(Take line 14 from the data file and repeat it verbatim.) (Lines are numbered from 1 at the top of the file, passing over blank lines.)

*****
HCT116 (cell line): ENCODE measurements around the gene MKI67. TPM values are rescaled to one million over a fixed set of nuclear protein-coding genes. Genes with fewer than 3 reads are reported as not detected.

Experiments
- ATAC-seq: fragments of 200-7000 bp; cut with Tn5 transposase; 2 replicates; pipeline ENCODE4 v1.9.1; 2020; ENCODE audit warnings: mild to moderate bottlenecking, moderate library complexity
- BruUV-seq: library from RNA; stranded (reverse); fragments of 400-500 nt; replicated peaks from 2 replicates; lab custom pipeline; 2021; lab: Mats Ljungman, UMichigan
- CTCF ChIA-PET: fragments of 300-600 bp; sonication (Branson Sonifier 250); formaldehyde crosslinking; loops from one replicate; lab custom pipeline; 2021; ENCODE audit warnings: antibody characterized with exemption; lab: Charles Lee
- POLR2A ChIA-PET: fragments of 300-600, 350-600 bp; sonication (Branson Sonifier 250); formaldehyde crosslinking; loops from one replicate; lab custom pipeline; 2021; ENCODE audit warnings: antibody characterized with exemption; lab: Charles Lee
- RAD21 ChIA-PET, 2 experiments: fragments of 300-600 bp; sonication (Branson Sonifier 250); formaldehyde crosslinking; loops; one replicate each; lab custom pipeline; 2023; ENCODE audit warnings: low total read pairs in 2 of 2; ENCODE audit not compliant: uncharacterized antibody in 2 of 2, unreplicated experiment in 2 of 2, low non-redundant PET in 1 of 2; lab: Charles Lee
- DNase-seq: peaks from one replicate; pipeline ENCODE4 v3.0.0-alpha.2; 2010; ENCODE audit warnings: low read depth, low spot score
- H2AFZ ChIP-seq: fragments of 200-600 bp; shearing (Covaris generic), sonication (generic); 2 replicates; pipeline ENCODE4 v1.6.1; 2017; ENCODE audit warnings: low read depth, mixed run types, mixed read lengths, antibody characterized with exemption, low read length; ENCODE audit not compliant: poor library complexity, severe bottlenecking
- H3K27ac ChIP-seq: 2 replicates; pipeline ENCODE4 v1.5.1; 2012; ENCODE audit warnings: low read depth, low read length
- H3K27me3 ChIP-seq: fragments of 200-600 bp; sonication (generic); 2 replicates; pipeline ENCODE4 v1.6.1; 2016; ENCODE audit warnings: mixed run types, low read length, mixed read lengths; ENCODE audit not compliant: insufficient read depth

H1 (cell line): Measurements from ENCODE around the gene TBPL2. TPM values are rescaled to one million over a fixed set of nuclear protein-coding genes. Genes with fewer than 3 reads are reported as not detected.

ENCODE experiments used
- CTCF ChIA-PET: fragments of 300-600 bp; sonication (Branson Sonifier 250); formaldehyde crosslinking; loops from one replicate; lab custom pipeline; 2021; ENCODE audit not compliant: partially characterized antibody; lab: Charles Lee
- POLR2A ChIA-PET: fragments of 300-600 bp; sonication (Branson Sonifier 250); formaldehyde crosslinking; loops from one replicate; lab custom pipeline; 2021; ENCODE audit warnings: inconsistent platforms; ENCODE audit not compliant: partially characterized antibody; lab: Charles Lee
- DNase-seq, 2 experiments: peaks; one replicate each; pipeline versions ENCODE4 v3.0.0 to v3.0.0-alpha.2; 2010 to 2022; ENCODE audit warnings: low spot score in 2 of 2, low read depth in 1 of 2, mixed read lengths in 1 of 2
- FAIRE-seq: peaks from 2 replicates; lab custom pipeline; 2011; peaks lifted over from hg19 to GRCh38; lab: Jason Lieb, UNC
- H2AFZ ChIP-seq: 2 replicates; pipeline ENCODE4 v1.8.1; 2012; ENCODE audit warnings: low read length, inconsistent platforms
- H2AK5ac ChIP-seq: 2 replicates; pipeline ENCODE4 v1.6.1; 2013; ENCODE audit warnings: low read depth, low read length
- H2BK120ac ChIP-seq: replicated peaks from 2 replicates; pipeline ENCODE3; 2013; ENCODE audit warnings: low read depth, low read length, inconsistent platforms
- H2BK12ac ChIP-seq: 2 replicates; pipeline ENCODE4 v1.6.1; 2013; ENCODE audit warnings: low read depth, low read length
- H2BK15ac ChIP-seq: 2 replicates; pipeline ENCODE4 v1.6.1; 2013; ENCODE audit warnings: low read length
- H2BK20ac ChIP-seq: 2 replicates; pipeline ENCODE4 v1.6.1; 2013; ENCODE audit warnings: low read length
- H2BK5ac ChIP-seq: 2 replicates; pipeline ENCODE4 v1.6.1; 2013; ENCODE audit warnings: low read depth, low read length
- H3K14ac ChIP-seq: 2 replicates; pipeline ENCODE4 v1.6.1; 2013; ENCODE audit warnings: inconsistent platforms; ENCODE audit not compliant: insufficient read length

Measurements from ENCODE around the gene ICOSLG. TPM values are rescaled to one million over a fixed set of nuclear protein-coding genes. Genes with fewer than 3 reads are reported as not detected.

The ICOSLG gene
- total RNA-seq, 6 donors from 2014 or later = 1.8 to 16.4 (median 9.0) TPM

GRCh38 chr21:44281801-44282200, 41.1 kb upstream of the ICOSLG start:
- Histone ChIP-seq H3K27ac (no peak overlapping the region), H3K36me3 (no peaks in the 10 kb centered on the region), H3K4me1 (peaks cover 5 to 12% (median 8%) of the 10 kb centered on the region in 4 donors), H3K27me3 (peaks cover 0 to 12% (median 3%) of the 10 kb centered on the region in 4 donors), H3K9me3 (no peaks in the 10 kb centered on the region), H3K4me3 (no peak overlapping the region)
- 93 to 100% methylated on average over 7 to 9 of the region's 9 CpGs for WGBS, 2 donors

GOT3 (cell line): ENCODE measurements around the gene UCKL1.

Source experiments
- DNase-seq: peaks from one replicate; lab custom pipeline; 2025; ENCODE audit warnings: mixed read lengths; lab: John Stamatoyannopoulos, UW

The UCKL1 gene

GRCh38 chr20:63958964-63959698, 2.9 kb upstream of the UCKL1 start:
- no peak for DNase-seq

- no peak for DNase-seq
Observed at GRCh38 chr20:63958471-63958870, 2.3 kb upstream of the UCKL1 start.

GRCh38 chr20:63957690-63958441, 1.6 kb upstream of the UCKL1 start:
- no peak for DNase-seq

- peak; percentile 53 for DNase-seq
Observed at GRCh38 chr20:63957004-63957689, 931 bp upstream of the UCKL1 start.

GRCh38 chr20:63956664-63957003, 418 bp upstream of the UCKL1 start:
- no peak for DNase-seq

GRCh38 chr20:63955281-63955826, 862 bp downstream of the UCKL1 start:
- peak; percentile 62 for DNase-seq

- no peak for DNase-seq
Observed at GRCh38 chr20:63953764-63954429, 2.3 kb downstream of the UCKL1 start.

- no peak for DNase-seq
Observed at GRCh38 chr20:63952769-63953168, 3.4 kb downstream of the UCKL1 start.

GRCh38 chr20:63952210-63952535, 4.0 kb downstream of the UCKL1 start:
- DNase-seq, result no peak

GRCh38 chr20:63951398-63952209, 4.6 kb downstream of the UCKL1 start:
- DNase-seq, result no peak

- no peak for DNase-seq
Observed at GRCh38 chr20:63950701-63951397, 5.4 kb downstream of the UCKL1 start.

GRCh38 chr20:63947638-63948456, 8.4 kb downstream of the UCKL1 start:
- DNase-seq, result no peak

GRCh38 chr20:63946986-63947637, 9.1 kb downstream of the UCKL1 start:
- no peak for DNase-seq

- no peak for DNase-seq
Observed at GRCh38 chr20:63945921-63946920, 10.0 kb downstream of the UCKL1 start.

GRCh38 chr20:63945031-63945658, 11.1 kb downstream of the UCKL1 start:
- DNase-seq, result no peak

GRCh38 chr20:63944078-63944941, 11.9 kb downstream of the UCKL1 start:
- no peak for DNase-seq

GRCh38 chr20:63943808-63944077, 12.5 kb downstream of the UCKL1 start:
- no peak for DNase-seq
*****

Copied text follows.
- CTCF ChIA-PET: fragments of 300-600 bp; sonication (Branson Sonifier 250); formaldehyde crosslinking; loops from one replicate; lab custom pipeline; 2021; ENCODE audit not compliant: partially characterized antibody; lab: Charles Lee